SELF-DEFENSE: The US government is under increasing pressure to waive intellectual property rights that grant pharmaceutical companies monopoly rights over the production of their Covid-19 vaccines. With lower-income countries struggling to obtain or produce enough vaccine doses to inoculate even small proportions of their populations as local outbreaks accelerate, the WHO General Council will discuss a waiver at a meeting later this week. As the row gathers momentum, it has emerged that the US has already thrown away more than 180,000 doses of the various vaccines being delivered across the country – most of them discarded by pharmacies.

 

THE OUTCAST: Wyoming Congresswoman Liz Cheney, who has become one of the Republican Party’s most unsparing Trump critics, has once again railed against him and his allies in public – this time insisting on Twitter that “The 2020 presidential election was not stolen. Anyone who claims it was is spreading THE BIG LIE, turning their back on the rule of law, and poisoning our democratic system.” Additional comments reported by CNN from an off-the-record meeting will further fuel Trumpist Republicans’ hunger to get rid of her for good: in a demonstration of the atmosphere on the party’s far right, extremist representative Marjorie Taylor Greene tweeted at another anti-Trump colleague that “You sold your soul & sold out the GOP [because] you are clueless about what Republican voters think and feel, which is #AmericaFirst and loyalty to Trump.”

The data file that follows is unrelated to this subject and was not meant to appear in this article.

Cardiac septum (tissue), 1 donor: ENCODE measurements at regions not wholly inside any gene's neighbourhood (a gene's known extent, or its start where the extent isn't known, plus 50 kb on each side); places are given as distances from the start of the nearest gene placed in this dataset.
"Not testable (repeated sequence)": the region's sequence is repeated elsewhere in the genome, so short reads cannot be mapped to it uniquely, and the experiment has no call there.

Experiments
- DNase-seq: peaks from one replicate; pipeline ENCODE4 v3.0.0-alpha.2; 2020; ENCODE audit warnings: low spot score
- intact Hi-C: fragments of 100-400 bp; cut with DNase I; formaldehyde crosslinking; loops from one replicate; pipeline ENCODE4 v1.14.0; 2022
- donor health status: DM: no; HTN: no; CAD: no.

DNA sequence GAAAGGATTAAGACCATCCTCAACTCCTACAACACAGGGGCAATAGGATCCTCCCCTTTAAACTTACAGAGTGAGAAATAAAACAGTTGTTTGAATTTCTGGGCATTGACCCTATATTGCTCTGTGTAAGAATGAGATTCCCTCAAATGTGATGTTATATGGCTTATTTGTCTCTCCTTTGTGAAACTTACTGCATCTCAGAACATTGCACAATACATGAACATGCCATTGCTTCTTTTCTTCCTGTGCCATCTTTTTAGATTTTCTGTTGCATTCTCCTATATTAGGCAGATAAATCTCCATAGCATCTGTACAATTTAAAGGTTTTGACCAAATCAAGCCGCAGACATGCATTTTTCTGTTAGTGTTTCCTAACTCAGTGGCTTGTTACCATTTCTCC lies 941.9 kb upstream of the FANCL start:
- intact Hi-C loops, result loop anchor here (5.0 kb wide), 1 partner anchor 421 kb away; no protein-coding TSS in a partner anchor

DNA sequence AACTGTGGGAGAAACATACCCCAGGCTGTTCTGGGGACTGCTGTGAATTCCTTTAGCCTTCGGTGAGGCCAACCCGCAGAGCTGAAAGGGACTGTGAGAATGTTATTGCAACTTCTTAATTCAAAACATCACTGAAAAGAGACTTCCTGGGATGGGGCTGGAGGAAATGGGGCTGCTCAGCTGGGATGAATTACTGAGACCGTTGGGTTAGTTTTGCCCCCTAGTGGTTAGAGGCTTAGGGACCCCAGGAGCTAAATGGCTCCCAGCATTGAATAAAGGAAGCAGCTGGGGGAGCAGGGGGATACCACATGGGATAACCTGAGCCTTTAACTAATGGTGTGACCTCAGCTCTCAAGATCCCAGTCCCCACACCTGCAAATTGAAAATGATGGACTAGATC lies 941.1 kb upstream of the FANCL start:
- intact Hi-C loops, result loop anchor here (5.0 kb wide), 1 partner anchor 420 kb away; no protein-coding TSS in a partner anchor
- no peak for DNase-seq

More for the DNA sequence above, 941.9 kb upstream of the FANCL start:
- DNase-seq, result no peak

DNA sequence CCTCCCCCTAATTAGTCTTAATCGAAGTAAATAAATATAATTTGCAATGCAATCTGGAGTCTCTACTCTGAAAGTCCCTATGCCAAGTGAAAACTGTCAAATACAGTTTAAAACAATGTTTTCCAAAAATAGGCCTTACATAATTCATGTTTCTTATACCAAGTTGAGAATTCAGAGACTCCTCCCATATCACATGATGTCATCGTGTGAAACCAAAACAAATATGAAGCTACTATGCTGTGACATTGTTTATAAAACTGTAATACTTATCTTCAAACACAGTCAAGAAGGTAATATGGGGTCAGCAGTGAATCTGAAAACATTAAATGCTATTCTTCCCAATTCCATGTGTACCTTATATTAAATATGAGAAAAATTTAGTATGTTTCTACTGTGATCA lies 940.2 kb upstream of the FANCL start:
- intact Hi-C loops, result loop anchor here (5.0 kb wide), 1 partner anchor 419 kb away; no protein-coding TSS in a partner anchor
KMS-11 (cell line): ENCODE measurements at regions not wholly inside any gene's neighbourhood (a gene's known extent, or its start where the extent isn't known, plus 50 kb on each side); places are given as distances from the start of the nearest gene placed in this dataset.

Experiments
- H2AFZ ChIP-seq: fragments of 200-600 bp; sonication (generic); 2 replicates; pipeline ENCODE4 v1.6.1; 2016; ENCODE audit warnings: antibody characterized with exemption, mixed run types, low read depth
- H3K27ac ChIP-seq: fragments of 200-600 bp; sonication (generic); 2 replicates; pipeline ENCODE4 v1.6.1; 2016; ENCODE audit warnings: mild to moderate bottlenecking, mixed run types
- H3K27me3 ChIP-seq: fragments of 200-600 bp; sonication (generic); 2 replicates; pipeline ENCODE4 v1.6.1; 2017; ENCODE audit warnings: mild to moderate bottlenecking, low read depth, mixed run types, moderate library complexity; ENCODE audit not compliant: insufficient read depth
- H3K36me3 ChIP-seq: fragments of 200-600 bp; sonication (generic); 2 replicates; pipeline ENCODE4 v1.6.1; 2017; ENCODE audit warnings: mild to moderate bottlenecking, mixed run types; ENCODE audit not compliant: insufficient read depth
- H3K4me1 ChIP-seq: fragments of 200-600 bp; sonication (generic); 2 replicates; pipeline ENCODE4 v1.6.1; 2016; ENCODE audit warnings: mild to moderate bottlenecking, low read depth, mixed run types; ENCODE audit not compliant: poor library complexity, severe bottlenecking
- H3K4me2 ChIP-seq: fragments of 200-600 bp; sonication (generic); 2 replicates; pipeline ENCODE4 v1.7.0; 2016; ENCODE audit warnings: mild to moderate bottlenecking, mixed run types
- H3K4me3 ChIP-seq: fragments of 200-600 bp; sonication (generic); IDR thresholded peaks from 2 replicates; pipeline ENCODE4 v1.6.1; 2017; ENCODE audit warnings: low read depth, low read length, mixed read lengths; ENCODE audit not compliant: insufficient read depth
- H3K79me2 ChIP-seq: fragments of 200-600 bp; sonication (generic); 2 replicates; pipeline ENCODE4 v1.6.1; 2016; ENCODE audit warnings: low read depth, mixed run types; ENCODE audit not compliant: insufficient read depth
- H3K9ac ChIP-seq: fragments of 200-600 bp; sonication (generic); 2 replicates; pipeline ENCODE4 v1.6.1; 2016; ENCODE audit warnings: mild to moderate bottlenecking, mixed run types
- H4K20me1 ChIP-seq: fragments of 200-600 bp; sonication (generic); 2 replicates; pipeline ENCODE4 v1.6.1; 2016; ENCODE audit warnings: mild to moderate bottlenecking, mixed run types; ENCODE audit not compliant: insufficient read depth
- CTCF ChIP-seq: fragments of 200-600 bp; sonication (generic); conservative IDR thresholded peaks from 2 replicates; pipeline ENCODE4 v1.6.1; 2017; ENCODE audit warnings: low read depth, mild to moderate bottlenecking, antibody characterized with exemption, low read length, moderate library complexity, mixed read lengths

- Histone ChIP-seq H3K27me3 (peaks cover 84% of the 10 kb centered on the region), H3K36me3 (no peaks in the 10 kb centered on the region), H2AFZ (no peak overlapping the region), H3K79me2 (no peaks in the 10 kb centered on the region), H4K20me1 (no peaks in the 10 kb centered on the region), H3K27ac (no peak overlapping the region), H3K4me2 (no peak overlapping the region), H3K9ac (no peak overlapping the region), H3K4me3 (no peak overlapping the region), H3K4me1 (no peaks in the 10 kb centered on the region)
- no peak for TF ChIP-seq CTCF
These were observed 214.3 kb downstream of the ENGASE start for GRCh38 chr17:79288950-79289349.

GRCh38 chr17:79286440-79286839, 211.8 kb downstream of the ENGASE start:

DOUBLE STANDARD: A white male Trump supporter who pretended to be his dead mother in order to cast an extra vote for Mr Trump in November has been sentenced to five years’ probation – this as a Black woman faces five years in jail for voting while already on probation, which is outlawed in her home state of Texas. She maintains she was unaware that her probation made her ineligible to cast a vote. While Black Americans make up only 12 per cent of the population, they represent 40 per cent of all those who have had their right to vote removed or restricted.

 

GIRD YOUR LOINS: Donald Trump has hired a lawyer to defend him against legal action brought by two Capitol Police officers who claim he “inflamed, encouraged, incited, directed, and aided and abetted” the “insurrectionist mob” who stormed the Capitol on 6 January. One of the two officers ended up fleeing the House Crypt when it was overrun and found himself locked in a committee room with members of Congress who stubbornly remained unmasked for hours; the other says he was “crushed against the doors on the east side trying to hold the insurrectionists back. Over and over, he tried to tell the insurrectionists that the doors opened outward and that pressing him into the door would do no good”. Mr Trump is also facing at least two other lawsuits over the insurrection, including one that names his son, Donald Trump Jr, as a co-conspirator.